Second Quarter Was Even Worse For Law Firms

by ZeuCer

The Thomson Reuters Q1 Law Firm Financial Index was generally positive but suggested worrying times could be ahead for the legal industry.

The Q2 report is the “ahead.”

It’s not really a surprise given the rough state of the economy over the last three months. The flashes of good news like the recent jobs report didn’t hit until the beginning of Q3 so whether those augur a return to form that extends to law remains to be seen. But for now things looks a little grim.

How grim? Well, the stock image above isn’t all that far off from reality.

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Part of the problem stems from returning to the office and resuming business travel pumping up costs and then getting hit with an inflation double whammy. But the firms are really hurting because this quarter took away their umbrella.

Unfortunately, Q2 demand growth was not able to outpace expenses as it had in past quarters. Previously, transactional practices — corporate general, mergers & acquisitions (M&A), real estate and tax — had driven demand growth and compensated for contracting non-transactional practice demand. This quarter saw transactional practice demand slow, and as a result, overall demand shrank.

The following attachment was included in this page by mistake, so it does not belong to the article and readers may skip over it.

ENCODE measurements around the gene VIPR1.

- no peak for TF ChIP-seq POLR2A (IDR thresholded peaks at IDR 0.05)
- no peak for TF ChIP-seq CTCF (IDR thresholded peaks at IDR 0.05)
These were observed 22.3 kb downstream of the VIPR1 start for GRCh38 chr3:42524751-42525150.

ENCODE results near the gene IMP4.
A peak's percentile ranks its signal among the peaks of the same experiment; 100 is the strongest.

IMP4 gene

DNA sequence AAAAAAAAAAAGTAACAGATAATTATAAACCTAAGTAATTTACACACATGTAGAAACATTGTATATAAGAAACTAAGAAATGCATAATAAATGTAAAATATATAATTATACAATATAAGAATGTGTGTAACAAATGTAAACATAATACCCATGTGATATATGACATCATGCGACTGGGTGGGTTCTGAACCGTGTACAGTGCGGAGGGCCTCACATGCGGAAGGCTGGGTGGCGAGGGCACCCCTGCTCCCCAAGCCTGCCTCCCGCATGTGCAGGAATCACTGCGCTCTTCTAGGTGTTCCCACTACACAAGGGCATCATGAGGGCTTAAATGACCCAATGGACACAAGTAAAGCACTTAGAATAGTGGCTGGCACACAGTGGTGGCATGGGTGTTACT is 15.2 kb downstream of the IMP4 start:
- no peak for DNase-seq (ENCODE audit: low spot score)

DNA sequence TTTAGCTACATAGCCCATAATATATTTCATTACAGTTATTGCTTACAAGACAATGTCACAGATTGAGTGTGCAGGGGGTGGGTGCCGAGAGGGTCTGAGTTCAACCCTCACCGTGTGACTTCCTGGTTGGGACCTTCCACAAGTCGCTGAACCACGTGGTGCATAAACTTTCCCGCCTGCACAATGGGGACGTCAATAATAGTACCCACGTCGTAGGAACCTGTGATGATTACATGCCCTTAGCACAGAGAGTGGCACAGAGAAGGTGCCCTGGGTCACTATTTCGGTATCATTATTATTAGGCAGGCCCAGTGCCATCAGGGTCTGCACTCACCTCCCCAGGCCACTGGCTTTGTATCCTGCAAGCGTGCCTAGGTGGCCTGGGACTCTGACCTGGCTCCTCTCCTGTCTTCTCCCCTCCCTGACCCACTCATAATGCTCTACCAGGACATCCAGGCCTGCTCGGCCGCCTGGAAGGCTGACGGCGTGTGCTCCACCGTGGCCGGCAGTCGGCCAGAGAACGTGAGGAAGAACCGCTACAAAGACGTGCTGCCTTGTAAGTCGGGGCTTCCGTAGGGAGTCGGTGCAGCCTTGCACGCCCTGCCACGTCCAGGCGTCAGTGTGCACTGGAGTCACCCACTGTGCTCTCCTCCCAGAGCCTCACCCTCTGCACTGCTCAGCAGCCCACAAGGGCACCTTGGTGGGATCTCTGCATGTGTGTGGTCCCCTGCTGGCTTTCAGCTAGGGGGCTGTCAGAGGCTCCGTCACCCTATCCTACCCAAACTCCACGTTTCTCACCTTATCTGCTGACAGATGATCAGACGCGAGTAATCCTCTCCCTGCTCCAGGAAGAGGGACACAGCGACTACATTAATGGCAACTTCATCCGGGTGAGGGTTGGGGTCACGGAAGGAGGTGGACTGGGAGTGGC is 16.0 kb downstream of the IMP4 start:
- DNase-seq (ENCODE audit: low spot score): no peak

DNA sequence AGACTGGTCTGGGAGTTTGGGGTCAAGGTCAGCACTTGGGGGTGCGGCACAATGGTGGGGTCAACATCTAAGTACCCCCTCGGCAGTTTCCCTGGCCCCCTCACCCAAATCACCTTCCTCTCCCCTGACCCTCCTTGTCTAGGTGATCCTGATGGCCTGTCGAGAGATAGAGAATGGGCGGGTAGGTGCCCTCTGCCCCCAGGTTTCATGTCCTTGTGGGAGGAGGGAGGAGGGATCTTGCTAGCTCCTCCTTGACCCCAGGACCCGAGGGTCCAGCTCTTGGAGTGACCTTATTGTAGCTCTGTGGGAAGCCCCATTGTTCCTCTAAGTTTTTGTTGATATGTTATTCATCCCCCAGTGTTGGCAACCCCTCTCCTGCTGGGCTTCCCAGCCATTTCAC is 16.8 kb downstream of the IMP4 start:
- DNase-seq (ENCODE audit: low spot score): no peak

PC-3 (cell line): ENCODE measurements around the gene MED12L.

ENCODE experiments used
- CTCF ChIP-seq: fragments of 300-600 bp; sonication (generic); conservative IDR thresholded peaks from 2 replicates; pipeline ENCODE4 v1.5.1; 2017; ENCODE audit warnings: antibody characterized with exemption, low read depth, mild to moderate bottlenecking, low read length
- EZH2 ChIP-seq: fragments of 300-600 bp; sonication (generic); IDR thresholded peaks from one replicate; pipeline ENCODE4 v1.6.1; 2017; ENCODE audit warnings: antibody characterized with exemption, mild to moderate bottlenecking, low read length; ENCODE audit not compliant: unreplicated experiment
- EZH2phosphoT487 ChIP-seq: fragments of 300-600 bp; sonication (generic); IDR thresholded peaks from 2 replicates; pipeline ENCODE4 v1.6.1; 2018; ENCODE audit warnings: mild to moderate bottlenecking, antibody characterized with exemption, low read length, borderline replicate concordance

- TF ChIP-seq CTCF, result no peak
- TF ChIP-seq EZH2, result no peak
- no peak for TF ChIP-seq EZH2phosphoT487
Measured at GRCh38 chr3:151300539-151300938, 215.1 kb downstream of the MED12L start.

We warned in May that putting all the firm eggs in transactional work could only shield the firms for so long. Hopefully all these deals will start souring in the slowdown and send firms some litigation and bankruptcy to salve their wounds.

Still, there was a little good news in the report:

Despite the poor indicators described above, the industry at large is not showing signs of structural instability. Worked rate growth was solid, and rate realization improved. Another area that continued to shine was technology spending, which grew at its fastest pace in nearly a decade. Given that IT hardware and services are normally a deflationary market, this is particularly telling of the legal industry’s well-being. This acceleration in investments suggests that firms are keeping their long-term health in mind rather than nursing the bruises of struggling revenue growth in Q2.

Again, the economy might be coming around and the legal sector remains generally stable. But maybe hold off on spending that next bonus for a bit.

EarlierLaw Firms Put A Lot Of Eggs In One Basket… And That Basket Is Looking Iffy


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